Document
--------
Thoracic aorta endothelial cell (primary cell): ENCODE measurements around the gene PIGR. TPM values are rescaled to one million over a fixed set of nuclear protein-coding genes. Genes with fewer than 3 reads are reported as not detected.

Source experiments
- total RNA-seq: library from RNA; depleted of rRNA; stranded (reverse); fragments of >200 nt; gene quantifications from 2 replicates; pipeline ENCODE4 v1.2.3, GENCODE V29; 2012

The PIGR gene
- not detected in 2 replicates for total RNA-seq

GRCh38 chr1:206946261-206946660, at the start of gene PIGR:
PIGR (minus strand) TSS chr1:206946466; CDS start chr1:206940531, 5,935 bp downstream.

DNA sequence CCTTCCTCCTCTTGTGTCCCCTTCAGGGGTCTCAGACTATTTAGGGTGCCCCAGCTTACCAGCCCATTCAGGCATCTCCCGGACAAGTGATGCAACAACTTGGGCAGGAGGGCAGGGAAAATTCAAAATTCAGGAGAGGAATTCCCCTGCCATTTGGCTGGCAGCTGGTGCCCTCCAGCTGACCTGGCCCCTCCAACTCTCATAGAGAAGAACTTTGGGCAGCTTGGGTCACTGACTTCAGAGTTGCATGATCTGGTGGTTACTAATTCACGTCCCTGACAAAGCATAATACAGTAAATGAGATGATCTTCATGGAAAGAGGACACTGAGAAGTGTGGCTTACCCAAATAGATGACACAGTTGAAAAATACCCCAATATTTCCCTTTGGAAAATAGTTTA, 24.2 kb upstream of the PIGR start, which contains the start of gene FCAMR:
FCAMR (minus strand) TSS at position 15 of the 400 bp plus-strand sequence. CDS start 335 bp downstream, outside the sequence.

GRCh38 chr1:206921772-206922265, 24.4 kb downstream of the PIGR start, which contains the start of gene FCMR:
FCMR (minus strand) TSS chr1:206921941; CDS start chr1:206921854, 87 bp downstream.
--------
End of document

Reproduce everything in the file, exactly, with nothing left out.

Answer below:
Thoracic aorta endothelial cell (primary cell): ENCODE measurements around the gene PIGR. TPM values are rescaled to one million over a fixed set of nuclear protein-coding genes. Genes with fewer than 3 reads are reported as not detected.

Source experiments
- total RNA-seq: library from RNA; depleted of rRNA; stranded (reverse); fragments of >200 nt; gene quantifications from 2 replicates; pipeline ENCODE4 v1.2.3, GENCODE V29; 2012

The PIGR gene
- not detected in 2 replicates for total RNA-seq

GRCh38 chr1:206946261-206946660, at the start of gene PIGR:
PIGR (minus strand) TSS chr1:206946466; CDS start chr1:206940531, 5,935 bp downstream.

DNA sequence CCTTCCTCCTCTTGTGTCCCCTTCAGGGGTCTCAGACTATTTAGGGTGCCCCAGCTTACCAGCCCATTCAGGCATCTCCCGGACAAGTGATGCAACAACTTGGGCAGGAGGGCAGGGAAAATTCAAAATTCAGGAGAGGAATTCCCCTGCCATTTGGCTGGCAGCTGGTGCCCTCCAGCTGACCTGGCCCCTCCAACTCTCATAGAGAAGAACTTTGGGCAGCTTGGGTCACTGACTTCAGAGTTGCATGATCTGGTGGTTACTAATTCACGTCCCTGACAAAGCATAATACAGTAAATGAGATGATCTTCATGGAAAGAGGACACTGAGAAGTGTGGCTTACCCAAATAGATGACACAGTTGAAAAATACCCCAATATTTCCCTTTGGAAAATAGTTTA, 24.2 kb upstream of the PIGR start, which contains the start of gene FCAMR:
FCAMR (minus strand) TSS at position 15 of the 400 bp plus-strand sequence. CDS start 335 bp downstream, outside the sequence.

GRCh38 chr1:206921772-206922265, 24.4 kb downstream of the PIGR start, which contains the start of gene FCMR:
FCMR (minus strand) TSS chr1:206921941; CDS start chr1:206921854, 87 bp downstream.